See also Bible: Interpretation ; Calvinism ; Class, Status, and Order ; Elizabeth I (England) ; Gender ; Louis XIV (France) ; Puritanism ; Sexuality and Sexual Behavior ; Sumptuary Laws ; Textile Industry ; Women .
Arnold, Janet. Queen Elizabeth's Wardrobe Unlock'd. Leeds, U.K., 1988.
Ashelford, Jane. A Visual History of Costume: The Sixteenth Century. London and New York, 1983.
Jones, Ann Rosalind, and Peter Stallybrass. Renaissance Clothing and the Materials of Memory. Cambridge, U.K., and New York, 2000.
Weiditz, Christoph. Authentic Everyday Dress of the Renaissance. New York, 1994.
"Clothing." Europe, 1450 to 1789: Encyclopedia of the Early Modern World. . Encyclopedia.com. (July 23, 2017). http://www.encyclopedia.com/history/encyclopedias-almanacs-transcripts-and-maps/clothing
"Clothing." Europe, 1450 to 1789: Encyclopedia of the Early Modern World. . Retrieved July 23, 2017 from Encyclopedia.com: http://www.encyclopedia.com/history/encyclopedias-almanacs-transcripts-and-maps/clothing
overview of traditional and modern clothes in the middle east.
Most contemporary Muslim societies reflect both old and the new realities. Resurgence of religion and nationalist attitudes of the postcolonial (twentieth-century) era are reflected in the modes of clothing. The traditional modes remain strongly defended and sometimes enforced by the governments of some Islamic nations. The great shift in political, social, and religious participation of women in many Muslim nations has affected clothing styles as well. In the twentieth century, there were two opposing models for Muslim women: the Westernized
lifestyle prominent among minor upperclass and elites, and the more restrictive, traditional "Islamic" way of life for the majority of women. A third, alternative lifestyle that has attracted a large number of Muslim women is both Islamic and modern, the result of more education and an understanding of the difference between the patriarchal interpretation of Islam and the text of the Qurʾan by the religious ulama.
Very little has been written regarding the dress of Arabs in classical historical literature. In terms of the Near Eastern people, more visual evidence survived
in forms of stone carvings. The earliest evidence of Arab clothing from the first and second millennia b.c.e. shows that scant clothing was worn with a variety of headdresses. Men and women wore almost identical clothing in the early Islamic era of the seventh century and the time of jahiliyya (pre-Islamic era), as is still the case today among non-urban inhabitants of the Middle Eastern regions.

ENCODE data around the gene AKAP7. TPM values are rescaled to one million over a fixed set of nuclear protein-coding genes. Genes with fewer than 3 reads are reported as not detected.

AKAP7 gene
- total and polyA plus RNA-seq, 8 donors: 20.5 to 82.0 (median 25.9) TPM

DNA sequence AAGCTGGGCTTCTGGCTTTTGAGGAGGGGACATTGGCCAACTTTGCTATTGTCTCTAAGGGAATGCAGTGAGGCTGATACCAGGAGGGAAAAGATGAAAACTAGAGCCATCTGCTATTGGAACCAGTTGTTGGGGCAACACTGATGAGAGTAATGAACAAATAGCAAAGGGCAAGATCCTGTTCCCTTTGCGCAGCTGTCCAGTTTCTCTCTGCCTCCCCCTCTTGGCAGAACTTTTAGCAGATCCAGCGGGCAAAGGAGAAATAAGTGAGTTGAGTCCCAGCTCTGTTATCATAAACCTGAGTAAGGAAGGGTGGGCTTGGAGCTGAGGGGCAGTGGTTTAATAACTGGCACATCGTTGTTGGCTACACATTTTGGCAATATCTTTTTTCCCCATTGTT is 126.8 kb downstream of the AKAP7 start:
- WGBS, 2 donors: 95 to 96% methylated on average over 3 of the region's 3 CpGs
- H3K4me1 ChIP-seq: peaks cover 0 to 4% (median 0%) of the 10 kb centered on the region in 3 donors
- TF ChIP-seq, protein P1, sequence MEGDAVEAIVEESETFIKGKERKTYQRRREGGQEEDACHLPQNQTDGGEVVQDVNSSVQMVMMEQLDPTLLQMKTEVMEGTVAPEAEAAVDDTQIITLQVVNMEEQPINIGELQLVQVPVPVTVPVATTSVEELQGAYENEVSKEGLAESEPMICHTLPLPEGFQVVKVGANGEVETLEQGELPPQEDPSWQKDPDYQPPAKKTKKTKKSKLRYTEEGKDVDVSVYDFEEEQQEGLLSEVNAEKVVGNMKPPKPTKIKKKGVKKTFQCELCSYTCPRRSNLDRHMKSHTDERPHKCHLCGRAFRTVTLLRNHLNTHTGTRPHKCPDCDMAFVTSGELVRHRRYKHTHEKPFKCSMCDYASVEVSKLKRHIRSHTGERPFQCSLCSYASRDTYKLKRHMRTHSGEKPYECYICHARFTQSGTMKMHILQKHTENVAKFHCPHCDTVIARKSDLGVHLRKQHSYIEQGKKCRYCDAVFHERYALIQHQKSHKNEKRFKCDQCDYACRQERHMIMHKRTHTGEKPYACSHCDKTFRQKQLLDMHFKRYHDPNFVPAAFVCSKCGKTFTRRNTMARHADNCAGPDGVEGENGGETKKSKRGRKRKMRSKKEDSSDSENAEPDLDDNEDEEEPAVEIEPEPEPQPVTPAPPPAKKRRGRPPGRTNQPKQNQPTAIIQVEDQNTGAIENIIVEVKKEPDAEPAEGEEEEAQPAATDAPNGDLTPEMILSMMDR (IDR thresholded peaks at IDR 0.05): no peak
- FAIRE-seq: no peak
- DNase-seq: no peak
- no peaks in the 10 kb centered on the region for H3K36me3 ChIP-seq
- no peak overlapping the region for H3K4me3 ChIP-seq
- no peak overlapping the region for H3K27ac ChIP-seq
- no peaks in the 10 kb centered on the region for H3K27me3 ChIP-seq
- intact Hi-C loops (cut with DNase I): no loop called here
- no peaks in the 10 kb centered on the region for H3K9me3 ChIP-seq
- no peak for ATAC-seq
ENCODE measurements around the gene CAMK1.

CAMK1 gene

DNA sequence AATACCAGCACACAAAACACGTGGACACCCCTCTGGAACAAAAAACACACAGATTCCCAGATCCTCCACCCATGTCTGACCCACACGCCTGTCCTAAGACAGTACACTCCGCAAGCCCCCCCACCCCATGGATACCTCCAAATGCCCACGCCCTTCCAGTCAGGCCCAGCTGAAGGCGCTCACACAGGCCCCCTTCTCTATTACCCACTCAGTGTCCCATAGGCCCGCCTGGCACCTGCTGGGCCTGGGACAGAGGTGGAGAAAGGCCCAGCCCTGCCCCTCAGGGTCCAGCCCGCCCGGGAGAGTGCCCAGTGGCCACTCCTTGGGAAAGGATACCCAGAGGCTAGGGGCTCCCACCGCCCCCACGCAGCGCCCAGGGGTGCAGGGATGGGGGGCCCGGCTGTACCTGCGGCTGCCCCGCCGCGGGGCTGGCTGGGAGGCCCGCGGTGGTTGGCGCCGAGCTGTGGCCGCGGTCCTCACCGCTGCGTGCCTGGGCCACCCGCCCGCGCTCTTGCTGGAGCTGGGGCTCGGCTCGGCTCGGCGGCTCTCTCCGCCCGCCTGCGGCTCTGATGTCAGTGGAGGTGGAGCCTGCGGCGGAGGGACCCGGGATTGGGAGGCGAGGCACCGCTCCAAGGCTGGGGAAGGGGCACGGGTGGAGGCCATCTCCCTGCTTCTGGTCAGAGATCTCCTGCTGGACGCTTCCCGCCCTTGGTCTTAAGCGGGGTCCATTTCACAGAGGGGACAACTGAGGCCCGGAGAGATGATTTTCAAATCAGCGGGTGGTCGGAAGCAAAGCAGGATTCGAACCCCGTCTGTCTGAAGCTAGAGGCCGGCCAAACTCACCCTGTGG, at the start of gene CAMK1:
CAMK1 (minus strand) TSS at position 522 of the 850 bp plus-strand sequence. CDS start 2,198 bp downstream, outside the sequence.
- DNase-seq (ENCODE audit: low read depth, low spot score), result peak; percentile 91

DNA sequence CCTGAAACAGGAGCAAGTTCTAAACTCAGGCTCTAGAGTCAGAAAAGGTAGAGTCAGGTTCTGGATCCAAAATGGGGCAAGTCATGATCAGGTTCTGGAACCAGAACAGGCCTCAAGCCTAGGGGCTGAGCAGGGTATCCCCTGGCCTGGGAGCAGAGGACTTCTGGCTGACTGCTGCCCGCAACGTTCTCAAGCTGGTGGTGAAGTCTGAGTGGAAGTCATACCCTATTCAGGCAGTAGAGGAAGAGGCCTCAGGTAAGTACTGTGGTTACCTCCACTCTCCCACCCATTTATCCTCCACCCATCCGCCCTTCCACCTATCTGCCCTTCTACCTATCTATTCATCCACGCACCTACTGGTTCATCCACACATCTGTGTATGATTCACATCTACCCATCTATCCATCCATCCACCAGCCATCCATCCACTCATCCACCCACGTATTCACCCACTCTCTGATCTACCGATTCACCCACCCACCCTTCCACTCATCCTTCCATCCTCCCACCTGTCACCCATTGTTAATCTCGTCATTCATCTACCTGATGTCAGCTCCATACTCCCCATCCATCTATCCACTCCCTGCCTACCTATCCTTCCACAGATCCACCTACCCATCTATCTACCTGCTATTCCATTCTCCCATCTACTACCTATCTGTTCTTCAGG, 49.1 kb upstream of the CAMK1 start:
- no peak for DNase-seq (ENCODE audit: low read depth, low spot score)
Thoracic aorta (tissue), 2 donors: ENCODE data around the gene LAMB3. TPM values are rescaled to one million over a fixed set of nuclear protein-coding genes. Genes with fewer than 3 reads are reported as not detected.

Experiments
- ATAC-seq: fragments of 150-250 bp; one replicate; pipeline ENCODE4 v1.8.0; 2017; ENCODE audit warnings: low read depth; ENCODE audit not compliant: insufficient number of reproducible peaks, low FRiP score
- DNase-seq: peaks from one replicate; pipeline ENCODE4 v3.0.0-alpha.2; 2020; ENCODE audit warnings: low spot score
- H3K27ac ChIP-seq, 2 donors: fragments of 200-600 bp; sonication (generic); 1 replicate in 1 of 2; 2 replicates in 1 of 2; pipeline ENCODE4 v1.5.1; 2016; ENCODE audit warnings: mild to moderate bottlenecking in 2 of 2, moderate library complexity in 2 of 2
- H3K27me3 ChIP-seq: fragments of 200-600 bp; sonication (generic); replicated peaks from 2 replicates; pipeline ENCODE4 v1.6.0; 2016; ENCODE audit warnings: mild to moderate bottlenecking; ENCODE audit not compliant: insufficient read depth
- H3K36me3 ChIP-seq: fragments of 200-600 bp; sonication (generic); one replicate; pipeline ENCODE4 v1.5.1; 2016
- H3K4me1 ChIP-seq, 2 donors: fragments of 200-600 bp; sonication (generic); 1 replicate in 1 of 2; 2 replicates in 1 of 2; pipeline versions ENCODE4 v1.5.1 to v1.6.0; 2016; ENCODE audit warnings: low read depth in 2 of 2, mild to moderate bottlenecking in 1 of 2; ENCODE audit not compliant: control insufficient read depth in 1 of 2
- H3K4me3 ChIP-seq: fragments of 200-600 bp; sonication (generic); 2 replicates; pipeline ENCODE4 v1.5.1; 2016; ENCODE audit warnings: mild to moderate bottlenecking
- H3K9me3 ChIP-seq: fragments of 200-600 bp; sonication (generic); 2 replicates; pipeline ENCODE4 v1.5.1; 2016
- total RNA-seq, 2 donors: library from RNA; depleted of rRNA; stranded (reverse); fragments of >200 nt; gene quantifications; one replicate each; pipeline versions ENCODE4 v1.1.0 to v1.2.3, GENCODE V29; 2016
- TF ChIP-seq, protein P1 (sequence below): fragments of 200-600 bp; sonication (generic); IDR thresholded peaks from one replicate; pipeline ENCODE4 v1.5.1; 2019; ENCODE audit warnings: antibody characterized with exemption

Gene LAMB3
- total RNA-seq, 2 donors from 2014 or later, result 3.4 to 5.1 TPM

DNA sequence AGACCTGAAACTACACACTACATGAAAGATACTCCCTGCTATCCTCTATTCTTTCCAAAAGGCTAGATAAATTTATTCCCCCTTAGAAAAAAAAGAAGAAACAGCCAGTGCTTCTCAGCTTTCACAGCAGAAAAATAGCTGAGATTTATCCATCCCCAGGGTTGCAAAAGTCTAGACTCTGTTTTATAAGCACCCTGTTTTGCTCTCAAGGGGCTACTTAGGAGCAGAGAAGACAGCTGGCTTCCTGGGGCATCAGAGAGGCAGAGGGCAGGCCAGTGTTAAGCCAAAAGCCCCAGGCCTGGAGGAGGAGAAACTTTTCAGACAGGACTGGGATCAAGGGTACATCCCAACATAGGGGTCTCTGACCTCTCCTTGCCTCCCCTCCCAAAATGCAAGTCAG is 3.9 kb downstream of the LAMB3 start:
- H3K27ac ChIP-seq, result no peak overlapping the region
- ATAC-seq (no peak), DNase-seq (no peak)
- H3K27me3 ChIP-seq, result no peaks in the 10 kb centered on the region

Arab material culture was influenced by contact with other great empires. Arab Muslim rulers influenced the clothing styles of the countries they ruled, while the fashion styles of the countries ruled influenced the rulers. Many customs regarding clothes have roots in ancient Near Eastern (Iranian plateau, Iraq) superstition found also in the Talmud, and still are practiced as they were during the jahiliyya. From the time of the Prophet (seventh century forward), early Islamic clothes fashions were an extension of the preceding period, with some modifications for new Islamic moral codes after the prophet Muhammad. The clothes of the villagers and bedouins of the Middle East are simpler, more functional, and more suitable to the climate and geography of the regions than those of urban dwellers, who are far more conscious of conservative modes of behavior.
In the urban Middle Eastern regions, Western styles of dress for the most part have replaced traditional clothing. Westernization of the Middle Eastern clothes styles is in itself unique and innovative at times and, importantly, accepted by the indigenous population. Traditional items of clothing mix with Western styles. For example, it is common to see Arab men of the Gulf region wearing the traditional long, ankle-length jillaba, or dishdasha, kaffiya, and agal along with a Western-style man's suit jacket and dress shoes.